5. If the legislature is competent to do a thing directly then the fact that it attempted to do it indirectly or in a disguised manner can't make the respective Act invalid. (K.C Gajapati Narayan Deo vs. State of Orissa)[12]

Landmark Judgements
  • State of Bihar v. Kameshwar Singh [13]
    This is the only landmark judgment where the statute has been proclaimed clearly invalid on the ground of being colorable legislation. In this case, the petitioner, tested and challenged the legitimacy of the Bihar Land Reforms Act 1950[14] on the premise that the demonstration was apparently planned to set out the guideline of pay however indeed, it didn't set out any such rule. This was claimed as the implied endeavor to deny the petition of his right to remuneration. The court additionally maintained the unconstitutionality of the Act.
     
  • State of M.P. vs. Mahalaxmi fabric mills ltd.[15]
    In this case the issue was raised that increasing the royalty rates from 400% to 2000% by the Parliament in the Cess and other Taxes on Minerals Validating Ordinance, 1992 was a colorable legislation. As the central government has the power to increase the rates of royalty in 1982, many coals producing states imposed & received cess on coal development, which was held to be invalid and far from the legislative competence of the state legislation. In this case, the Supreme case upheld the validity of the notification and held that it could not be said to be a colorable legislation as the minerals belonged to the states and thus should be re-compensated for the loss they have faced.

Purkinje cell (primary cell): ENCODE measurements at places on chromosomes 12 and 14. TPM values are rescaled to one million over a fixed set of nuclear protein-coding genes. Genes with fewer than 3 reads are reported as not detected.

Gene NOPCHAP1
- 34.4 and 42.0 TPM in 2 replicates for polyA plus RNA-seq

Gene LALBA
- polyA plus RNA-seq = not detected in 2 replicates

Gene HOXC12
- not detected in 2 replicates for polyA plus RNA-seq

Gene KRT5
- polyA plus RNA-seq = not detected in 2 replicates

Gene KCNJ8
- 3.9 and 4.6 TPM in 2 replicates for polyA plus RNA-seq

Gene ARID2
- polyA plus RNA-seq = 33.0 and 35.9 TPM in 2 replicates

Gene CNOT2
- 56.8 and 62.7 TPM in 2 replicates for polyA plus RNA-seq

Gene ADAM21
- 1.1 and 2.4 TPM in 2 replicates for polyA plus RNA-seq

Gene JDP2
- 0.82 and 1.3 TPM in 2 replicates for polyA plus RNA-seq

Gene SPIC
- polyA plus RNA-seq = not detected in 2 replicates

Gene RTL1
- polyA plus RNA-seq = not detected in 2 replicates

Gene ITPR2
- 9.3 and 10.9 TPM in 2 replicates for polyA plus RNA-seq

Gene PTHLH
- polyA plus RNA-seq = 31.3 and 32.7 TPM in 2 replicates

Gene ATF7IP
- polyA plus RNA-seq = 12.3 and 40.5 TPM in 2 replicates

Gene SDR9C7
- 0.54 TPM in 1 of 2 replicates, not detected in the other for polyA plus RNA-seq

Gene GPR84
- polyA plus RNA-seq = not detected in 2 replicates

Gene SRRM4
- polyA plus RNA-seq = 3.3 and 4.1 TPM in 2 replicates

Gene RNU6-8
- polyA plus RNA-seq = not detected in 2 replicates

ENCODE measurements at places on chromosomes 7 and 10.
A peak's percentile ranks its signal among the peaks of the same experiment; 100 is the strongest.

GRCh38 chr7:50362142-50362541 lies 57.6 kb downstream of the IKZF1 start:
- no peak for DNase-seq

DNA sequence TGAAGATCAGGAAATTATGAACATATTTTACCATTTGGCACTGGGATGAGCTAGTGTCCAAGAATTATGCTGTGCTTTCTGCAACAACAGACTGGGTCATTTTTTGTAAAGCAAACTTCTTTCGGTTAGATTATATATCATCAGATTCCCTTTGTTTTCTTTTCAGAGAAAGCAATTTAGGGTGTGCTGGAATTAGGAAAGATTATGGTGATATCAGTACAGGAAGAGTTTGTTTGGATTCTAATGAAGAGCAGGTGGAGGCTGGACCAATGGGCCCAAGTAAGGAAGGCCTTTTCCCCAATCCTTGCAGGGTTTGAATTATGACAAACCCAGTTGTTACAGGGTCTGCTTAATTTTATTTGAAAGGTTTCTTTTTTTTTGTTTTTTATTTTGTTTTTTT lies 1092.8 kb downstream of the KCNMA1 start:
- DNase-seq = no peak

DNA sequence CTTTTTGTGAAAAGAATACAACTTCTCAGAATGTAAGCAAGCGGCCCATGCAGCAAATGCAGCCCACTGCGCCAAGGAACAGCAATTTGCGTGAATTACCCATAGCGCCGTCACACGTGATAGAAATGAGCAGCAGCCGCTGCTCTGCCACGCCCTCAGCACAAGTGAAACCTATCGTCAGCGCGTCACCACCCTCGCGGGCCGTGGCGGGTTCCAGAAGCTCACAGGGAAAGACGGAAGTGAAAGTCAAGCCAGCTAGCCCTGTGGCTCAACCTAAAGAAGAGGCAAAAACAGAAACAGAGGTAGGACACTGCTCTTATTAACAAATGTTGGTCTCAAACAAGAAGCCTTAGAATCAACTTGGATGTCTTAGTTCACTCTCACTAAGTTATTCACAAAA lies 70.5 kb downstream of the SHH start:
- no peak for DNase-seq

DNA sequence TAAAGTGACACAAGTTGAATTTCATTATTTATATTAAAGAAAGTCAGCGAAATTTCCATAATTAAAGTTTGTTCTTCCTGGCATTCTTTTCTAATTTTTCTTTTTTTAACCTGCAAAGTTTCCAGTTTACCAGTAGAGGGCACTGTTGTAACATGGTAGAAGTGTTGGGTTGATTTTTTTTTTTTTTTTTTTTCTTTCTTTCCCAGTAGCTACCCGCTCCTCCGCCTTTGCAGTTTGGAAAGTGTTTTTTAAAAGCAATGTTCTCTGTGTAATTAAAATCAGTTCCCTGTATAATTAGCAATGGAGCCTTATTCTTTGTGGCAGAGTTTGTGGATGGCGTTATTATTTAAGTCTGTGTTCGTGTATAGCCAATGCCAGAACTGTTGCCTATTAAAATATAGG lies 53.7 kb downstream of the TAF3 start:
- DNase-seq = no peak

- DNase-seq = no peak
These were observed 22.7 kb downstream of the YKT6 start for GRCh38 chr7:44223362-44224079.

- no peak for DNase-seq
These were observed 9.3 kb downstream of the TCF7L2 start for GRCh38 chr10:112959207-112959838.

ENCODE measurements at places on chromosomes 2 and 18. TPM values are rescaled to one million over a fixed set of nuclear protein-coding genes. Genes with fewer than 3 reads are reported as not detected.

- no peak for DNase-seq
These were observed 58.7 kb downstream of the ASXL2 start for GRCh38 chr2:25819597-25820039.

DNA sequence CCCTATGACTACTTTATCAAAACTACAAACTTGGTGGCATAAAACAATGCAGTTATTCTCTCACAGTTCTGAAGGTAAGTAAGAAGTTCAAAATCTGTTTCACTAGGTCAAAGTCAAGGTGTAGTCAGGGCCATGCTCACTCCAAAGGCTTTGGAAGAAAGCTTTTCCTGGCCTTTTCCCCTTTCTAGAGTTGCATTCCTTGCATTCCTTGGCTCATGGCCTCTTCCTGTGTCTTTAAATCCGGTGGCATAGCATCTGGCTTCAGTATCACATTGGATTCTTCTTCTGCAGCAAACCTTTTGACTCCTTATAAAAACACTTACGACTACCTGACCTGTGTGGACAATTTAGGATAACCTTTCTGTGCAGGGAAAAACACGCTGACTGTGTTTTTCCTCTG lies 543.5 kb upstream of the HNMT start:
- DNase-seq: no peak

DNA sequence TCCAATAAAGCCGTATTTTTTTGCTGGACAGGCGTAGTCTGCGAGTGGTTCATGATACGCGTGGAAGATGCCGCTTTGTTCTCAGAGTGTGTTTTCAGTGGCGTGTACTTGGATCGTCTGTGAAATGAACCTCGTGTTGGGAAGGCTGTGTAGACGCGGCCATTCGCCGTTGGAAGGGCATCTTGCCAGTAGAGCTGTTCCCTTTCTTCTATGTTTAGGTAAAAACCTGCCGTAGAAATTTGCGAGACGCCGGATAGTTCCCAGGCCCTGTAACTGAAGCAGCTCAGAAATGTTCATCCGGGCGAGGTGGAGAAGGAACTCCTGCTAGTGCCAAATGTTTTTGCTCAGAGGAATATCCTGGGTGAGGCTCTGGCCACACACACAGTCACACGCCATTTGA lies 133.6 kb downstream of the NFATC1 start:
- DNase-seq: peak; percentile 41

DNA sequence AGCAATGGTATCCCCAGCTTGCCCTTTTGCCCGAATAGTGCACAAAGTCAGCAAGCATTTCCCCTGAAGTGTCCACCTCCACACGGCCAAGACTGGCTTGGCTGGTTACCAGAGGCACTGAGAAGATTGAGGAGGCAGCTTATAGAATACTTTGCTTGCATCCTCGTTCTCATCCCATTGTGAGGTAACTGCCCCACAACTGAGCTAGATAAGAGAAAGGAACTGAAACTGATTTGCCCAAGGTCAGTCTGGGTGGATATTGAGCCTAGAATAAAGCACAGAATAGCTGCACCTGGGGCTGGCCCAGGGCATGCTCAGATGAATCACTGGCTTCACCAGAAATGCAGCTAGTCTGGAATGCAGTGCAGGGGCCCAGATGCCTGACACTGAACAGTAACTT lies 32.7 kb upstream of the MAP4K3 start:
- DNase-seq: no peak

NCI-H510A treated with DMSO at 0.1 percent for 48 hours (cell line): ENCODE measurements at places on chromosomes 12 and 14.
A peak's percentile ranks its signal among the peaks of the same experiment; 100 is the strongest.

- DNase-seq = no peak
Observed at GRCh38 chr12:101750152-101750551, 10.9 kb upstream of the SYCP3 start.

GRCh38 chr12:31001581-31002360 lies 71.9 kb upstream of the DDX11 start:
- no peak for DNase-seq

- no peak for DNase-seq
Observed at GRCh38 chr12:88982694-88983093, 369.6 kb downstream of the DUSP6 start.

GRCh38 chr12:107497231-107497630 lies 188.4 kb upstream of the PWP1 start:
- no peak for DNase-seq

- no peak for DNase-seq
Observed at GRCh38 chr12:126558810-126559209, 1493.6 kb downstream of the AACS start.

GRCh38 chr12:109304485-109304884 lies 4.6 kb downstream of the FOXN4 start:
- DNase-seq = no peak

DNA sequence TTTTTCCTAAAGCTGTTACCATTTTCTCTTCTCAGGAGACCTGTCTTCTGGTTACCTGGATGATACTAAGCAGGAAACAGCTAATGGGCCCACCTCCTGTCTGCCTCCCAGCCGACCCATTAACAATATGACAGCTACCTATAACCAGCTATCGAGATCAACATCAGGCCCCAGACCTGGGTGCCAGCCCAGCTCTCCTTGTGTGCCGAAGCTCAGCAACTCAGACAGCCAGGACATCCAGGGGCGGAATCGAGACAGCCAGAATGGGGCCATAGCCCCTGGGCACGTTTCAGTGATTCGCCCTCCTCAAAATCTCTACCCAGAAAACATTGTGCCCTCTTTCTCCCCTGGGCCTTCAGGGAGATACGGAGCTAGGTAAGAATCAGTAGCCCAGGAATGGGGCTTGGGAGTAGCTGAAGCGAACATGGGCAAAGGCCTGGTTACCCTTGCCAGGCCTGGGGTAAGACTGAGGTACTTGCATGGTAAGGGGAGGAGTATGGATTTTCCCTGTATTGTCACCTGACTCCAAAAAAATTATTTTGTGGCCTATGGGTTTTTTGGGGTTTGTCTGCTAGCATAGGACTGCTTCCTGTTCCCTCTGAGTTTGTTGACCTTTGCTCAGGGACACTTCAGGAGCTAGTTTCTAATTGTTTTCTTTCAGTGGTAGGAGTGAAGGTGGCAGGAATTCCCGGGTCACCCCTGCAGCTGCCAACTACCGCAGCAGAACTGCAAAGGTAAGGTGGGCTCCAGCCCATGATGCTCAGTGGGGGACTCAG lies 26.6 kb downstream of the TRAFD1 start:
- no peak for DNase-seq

• State of Tamil Nadu v. M. Rayappa Gounder [16]
    In this case law, the Madras Government made a move to reconsider a portion of the theater owners of the theatres who were seized to have gotten away from the entertainment tax. At the point when the matter arrived at the High Court, it was concluded that the concerned legislation Madras Entertainment Tax Act 1939 [17]didn't give the authorization to the government to conduct reassessment and the Act was struck down. The state government filed an appeal in the Supreme Court to which the court believed that the impact of this provision was to overrule the High Court order and it was not intended to change the law retrospectively.
     
  • Janapada Sabha Chhindwara v. Central Provinces Syndicate Ltd. [18]
    The issue of the legitimacy of impugned legislation was raised, to which the Supreme Court recognized the amendment brought to the Act, the legislature body has endeavored to overrule and set aside the decision of the court that is denied under Constitutional plan. Art. 141 of the Constitution[19] that evidently sets out the power of the Supreme Court for all its order to be binding on all Indian courts plainly infers that the legislature in no limit can say that the affirmation made by the court was invalid, uncertain, or incorrect either as a point of reference or between both the parties.